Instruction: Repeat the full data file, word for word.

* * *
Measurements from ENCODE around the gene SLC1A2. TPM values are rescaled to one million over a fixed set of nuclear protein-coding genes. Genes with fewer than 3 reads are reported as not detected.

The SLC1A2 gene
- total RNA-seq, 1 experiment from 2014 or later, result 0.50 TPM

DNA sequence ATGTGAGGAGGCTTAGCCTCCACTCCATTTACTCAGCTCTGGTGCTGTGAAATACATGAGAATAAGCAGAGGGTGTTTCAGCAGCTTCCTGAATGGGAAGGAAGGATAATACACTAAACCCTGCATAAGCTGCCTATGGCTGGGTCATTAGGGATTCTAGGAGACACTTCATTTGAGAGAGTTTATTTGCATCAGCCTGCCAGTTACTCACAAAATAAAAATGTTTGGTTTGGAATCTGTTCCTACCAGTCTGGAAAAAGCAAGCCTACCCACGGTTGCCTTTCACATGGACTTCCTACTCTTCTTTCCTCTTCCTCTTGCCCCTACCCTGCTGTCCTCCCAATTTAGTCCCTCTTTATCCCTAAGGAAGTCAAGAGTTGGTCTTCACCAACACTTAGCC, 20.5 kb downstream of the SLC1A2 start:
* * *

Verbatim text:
Measurements from ENCODE around the gene SLC1A2. TPM values are rescaled to one million over a fixed set of nuclear protein-coding genes. Genes with fewer than 3 reads are reported as not detected.

The SLC1A2 gene
- total RNA-seq, 1 experiment from 2014 or later, result 0.50 TPM

DNA sequence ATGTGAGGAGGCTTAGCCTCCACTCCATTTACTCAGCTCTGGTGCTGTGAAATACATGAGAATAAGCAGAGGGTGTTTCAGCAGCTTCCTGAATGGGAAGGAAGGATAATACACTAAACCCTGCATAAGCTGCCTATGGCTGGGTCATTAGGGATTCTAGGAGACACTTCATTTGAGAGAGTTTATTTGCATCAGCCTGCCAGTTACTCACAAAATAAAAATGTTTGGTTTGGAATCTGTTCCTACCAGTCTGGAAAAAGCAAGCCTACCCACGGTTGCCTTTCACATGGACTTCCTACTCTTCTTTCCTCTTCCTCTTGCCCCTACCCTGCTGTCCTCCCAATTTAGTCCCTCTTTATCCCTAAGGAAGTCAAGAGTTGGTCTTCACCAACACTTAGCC, 20.5 kb downstream of the SLC1A2 start: